The Great Divide

We have a long history of political partisanship in this country.  In George Washington’s Farewell Address, he warned “the common and continual mischiefs of the spirit of party are sufficient to make it the interest and duty of a wise people to discourage and restrain it.” Our first President experienced the dangers of political partisanship first hand. He reluctantly decided to serve a second term after heated disputes between the Federalist Party, led by Alexander Hamilton, and the Democratic-Republican Party, led by Thomas Jefferson, threatened to tear apart the newly formed union.

In our time of 24-hour news cycles, the proliferation of targeted news and programming, and seemingly unlimited access to information and opinion on the internet, the political partisan divide continues to widen. We all tend to seek out and remember information that supports pre-existing attitudes and beliefs, which effectively reinforces those beliefs. The result is a divided country. As shown in the exhibit, the job approval rating for President Trump is 80% higher for Republicans than for Democrats…the largest gap in six decades.

Unfortunately, hyper-partisanship has also affected how we think of others. Research by Alexander Theodoridis and James Martherus finds that 77% of respondents considered their political rivals to be less evolved humans than members of their own side. Surveys also suggest that Americans find their opponents extremely disagreeable. No wonder Republicans and Democrats struggle to find common ground.

This divide seems to be attributable to human nature. In a new book by the political scientist Lilliana Mason, Uncivil Agreement, Ms. Mason describes psychology experiments that prove people have an urge to belong to exclusive groups (like a political party), and to affirm their membership by beating other groups.  In one experiment, members of randomly selected groups were asked to share a pile of cash between their group and a rival group. They were given two alternatives: to split the total in half, or to take less than half themselves while handing an even smaller amount to their rival group. Participants preferred the second option. Winning was more important than the common good, and even more important than receiving a greater amount themselves.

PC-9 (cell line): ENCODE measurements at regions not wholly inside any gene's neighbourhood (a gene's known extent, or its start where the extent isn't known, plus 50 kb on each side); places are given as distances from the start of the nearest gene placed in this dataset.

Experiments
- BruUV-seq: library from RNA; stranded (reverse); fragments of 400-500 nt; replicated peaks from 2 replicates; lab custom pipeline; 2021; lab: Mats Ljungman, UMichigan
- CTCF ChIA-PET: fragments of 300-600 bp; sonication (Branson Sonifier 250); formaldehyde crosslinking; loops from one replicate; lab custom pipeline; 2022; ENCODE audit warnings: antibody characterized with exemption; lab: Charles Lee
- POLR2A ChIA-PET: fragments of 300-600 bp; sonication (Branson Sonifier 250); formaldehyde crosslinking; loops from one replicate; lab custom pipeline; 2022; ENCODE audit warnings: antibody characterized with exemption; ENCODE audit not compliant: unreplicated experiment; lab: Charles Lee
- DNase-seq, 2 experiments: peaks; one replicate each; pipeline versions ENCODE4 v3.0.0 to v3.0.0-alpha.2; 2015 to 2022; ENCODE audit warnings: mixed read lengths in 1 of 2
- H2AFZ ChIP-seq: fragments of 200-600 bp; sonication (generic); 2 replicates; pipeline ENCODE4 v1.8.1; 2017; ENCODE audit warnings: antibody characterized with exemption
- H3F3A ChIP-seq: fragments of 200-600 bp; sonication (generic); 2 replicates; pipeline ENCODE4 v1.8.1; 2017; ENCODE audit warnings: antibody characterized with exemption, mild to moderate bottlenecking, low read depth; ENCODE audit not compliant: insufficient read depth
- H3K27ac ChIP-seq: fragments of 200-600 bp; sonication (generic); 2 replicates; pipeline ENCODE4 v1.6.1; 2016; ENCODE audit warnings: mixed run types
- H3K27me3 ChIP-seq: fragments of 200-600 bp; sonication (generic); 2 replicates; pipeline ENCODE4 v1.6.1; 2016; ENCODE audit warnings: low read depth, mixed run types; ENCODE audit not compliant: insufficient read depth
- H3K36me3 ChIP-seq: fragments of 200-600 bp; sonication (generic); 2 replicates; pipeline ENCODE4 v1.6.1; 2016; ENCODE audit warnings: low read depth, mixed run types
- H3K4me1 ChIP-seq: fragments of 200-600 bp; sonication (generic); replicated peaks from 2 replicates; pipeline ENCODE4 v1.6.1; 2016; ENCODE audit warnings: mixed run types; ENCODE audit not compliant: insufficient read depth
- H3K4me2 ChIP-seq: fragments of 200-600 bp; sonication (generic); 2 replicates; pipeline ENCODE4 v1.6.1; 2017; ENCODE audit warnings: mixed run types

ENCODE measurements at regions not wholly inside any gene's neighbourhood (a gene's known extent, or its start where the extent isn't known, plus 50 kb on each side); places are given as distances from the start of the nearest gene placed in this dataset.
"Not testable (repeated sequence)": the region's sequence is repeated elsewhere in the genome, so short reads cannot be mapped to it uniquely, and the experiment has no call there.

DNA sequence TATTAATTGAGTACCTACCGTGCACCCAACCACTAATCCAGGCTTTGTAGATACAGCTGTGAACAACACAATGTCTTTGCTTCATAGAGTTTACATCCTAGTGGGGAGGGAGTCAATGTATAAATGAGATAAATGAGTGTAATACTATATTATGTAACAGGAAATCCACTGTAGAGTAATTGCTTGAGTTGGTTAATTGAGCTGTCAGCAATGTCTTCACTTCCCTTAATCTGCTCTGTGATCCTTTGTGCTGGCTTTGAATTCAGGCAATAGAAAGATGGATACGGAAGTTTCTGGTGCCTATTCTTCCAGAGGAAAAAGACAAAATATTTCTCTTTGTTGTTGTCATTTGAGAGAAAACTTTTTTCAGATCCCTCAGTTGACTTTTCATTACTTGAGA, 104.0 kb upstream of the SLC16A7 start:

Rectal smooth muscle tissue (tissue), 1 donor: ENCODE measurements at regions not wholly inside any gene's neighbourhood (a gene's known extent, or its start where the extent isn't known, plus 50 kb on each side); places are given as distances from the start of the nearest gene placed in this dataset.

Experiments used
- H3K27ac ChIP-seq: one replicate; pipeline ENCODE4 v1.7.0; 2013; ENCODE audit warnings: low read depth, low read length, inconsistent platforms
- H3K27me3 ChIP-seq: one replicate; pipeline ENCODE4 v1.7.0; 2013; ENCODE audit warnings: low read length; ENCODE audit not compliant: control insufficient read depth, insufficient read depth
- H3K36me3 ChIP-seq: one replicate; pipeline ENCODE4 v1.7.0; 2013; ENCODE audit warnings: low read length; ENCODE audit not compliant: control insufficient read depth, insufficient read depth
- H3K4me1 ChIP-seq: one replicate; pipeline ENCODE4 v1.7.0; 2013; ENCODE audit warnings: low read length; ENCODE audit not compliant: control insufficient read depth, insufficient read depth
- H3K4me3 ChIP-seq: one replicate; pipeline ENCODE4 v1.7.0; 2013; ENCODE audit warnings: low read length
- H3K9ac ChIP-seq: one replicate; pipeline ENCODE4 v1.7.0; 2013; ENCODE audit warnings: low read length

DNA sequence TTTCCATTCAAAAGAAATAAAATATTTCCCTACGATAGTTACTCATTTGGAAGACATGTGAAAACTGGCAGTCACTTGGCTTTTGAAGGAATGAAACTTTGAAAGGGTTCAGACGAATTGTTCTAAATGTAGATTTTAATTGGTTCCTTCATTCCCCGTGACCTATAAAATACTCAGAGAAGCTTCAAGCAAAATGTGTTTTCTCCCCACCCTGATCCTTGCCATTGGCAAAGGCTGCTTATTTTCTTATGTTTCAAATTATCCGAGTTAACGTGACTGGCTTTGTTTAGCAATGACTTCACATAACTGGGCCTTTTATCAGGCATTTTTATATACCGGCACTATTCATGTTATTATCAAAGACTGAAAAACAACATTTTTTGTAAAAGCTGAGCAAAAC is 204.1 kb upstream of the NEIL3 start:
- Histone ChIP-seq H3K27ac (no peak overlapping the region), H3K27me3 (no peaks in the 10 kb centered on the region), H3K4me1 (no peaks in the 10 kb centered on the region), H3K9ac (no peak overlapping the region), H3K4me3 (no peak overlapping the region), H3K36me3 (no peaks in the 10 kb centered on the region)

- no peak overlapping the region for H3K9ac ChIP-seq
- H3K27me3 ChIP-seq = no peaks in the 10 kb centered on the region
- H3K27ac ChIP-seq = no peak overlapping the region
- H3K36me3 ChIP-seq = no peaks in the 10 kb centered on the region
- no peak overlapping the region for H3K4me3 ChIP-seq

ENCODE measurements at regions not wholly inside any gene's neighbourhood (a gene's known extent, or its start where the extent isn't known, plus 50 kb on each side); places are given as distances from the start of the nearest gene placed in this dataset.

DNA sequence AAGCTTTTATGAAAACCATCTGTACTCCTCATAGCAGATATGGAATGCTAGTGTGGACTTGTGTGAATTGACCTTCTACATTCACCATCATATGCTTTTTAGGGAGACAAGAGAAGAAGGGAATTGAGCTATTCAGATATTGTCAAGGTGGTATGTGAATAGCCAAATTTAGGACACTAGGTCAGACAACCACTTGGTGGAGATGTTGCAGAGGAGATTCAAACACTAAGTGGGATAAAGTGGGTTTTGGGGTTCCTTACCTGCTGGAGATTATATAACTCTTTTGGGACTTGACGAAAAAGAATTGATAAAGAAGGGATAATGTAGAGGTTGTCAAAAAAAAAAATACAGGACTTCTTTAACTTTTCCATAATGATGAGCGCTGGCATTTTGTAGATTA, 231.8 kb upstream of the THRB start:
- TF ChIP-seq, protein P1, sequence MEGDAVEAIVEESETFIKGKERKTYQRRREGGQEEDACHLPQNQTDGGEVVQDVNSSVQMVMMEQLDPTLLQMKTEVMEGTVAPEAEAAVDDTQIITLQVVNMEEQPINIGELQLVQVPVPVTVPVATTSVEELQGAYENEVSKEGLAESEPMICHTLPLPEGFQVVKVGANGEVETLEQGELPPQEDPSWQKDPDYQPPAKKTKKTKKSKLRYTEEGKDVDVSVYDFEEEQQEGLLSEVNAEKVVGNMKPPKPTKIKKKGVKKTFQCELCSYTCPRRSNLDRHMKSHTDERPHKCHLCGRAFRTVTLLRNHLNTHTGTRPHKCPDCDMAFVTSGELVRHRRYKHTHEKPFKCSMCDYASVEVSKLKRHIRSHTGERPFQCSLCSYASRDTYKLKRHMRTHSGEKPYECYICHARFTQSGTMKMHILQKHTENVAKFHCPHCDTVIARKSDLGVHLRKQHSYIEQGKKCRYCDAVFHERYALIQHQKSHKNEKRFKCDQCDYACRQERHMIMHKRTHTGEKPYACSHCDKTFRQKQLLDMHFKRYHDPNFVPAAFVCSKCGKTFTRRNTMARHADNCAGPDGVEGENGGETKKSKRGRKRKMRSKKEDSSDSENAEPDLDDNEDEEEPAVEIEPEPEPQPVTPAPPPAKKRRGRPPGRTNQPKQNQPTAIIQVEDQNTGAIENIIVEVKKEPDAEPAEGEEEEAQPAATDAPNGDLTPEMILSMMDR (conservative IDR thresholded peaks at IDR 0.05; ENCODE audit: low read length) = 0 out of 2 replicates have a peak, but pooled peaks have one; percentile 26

Groucho Marx once said, “All people are born alike – except Republicans and Democrats.” We consider ourselves very fortunate to have both Republicans and Democrats as clients. Our clients come from across the political spectrum. We have come to know and understand our clients, as well as their strongly-held beliefs. We like and care deeply for so many of our clients, and as a result we are more open to different thoughts and opinions. We take pride in educating and providing sound financial advice to our clients, but often learn from our clients as well.

Political partisanship has arguably become a real problem for our democracy.  We will do our small part to bring civilized discourse and mutual respect to political debate.  Our democracy requires and deserves that. As Winston Churchill once said, “Many forms of government have been tried, and will be tried in this world of sin and woe. No one pretends that democracy is perfect or all-wise. Indeed, it has been said that democracy is the worst form of government, except for all those other forms that have been tried from time to time.”

The foregoing information has been obtained from sources considered to be reliable, but we do not guarantee that it is accurate or complete. Any opinions are those of Steven Criscuolo and not necessarily those of Raymond James.

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